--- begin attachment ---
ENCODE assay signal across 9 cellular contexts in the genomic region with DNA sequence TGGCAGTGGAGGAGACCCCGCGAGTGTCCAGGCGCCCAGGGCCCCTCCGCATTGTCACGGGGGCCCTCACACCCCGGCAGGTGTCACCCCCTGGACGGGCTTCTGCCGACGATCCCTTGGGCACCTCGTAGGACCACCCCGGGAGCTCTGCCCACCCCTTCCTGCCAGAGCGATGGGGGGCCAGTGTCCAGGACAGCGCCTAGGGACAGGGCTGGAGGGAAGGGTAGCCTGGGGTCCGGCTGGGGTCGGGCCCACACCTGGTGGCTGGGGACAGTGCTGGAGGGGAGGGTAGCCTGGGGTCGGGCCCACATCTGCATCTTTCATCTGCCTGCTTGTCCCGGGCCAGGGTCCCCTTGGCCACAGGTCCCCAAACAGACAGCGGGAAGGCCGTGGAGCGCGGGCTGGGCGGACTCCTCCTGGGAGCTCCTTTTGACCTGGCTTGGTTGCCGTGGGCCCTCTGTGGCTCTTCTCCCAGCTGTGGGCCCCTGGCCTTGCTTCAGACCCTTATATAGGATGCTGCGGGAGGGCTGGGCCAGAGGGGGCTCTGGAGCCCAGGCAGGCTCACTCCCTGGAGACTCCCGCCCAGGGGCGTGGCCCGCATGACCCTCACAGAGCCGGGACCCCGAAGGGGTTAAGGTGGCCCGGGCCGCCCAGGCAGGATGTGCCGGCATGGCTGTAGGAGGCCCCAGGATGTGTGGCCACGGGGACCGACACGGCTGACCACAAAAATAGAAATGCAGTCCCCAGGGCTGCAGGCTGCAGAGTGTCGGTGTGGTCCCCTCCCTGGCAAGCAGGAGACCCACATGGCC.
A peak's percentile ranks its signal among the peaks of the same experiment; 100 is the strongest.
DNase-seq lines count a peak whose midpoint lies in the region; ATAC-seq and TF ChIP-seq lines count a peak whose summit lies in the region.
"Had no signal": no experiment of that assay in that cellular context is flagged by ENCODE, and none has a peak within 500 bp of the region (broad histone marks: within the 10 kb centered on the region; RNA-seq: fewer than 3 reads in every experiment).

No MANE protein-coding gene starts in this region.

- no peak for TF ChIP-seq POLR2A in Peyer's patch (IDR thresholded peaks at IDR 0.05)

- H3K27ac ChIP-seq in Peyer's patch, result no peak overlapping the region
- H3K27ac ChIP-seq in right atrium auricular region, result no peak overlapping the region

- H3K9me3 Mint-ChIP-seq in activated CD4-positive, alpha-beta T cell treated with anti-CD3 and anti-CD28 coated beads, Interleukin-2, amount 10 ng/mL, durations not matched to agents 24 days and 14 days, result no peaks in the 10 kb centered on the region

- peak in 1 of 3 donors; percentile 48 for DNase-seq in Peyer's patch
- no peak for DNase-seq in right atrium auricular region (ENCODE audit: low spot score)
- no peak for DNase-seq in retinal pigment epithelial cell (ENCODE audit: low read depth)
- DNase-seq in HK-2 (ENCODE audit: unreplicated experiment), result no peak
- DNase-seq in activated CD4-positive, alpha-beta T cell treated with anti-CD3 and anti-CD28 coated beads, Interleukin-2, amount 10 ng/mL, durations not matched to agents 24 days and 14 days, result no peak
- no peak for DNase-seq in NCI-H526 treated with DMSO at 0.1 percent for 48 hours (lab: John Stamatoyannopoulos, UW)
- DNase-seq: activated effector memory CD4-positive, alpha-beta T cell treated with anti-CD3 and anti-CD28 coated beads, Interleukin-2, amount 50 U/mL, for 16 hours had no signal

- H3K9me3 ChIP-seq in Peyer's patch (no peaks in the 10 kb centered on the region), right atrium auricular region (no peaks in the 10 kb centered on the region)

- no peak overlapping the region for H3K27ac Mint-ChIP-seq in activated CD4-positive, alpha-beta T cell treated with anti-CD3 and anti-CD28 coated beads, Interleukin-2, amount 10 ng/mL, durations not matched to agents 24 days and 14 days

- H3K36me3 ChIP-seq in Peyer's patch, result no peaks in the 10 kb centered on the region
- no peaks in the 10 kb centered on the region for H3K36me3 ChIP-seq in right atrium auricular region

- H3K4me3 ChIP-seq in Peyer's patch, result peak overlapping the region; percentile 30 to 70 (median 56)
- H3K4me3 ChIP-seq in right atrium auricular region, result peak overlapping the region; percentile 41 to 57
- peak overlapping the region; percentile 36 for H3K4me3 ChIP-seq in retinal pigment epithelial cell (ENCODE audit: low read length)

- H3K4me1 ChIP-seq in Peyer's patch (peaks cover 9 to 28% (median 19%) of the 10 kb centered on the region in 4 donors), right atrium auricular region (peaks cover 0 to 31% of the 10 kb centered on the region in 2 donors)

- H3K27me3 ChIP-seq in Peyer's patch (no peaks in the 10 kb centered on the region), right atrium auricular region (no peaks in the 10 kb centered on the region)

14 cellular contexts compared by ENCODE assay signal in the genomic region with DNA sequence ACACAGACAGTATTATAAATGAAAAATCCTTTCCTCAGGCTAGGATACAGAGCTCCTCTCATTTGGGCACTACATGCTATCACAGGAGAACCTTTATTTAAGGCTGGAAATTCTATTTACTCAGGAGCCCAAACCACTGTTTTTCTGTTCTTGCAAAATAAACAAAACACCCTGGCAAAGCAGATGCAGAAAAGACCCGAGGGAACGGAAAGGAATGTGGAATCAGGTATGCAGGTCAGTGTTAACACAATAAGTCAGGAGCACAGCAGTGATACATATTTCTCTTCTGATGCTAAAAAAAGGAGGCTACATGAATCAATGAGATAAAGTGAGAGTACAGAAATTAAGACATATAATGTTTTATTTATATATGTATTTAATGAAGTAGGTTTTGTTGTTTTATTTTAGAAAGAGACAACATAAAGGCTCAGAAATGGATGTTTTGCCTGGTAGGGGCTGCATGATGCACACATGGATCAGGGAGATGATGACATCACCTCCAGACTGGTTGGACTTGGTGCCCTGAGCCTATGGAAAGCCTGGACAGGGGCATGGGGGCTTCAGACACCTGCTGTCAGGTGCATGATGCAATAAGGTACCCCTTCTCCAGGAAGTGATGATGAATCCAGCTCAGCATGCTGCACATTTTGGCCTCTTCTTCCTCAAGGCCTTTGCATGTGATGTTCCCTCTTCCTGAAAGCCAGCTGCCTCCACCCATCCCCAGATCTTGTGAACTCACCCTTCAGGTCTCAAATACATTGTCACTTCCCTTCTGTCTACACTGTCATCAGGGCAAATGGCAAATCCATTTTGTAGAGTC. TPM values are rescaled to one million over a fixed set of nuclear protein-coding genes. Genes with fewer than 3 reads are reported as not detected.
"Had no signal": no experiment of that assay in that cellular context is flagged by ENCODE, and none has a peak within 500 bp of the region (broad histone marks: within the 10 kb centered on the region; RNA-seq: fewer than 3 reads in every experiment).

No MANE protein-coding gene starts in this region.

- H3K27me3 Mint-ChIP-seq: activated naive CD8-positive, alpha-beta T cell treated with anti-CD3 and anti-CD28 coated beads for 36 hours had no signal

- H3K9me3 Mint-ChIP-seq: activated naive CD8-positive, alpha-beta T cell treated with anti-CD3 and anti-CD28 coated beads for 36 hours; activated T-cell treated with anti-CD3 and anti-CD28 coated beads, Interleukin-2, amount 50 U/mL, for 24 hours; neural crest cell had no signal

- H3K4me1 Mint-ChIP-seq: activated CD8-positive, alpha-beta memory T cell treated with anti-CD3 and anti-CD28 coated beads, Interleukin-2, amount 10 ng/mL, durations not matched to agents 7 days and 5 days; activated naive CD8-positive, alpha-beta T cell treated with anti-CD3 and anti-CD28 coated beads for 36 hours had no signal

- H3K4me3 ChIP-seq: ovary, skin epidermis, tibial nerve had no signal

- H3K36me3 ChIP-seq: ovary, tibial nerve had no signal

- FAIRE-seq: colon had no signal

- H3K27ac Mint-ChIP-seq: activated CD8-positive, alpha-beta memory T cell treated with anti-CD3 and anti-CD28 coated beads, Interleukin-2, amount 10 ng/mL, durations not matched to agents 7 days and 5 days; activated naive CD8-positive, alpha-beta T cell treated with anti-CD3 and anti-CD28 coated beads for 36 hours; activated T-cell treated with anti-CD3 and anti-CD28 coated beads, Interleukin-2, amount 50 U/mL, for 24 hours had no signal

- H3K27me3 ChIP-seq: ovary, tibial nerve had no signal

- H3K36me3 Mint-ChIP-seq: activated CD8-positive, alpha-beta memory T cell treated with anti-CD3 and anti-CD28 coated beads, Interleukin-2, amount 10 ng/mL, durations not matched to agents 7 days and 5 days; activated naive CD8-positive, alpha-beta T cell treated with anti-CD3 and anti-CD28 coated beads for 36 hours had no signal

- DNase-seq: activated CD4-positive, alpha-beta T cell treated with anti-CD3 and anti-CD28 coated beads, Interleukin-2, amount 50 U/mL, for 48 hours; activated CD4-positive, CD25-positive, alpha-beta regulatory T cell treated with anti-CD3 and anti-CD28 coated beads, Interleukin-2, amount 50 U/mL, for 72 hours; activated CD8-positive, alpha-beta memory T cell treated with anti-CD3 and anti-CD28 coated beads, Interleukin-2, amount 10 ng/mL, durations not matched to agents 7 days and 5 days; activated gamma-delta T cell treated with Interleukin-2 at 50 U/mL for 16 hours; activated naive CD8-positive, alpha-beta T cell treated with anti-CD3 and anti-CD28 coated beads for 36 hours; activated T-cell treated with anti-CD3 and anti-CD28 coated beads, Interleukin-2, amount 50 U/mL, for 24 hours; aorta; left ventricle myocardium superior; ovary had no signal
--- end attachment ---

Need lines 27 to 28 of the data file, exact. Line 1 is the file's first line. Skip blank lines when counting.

"Had no signal": no experiment of that assay in that cellular context is flagged by ENCODE, and none has a peak within 500 bp of the region (broad histone marks: within the 10 kb centered on the region; RNA-seq: fewer than 3 reads in every experiment).

No MANE protein-coding gene starts in this region.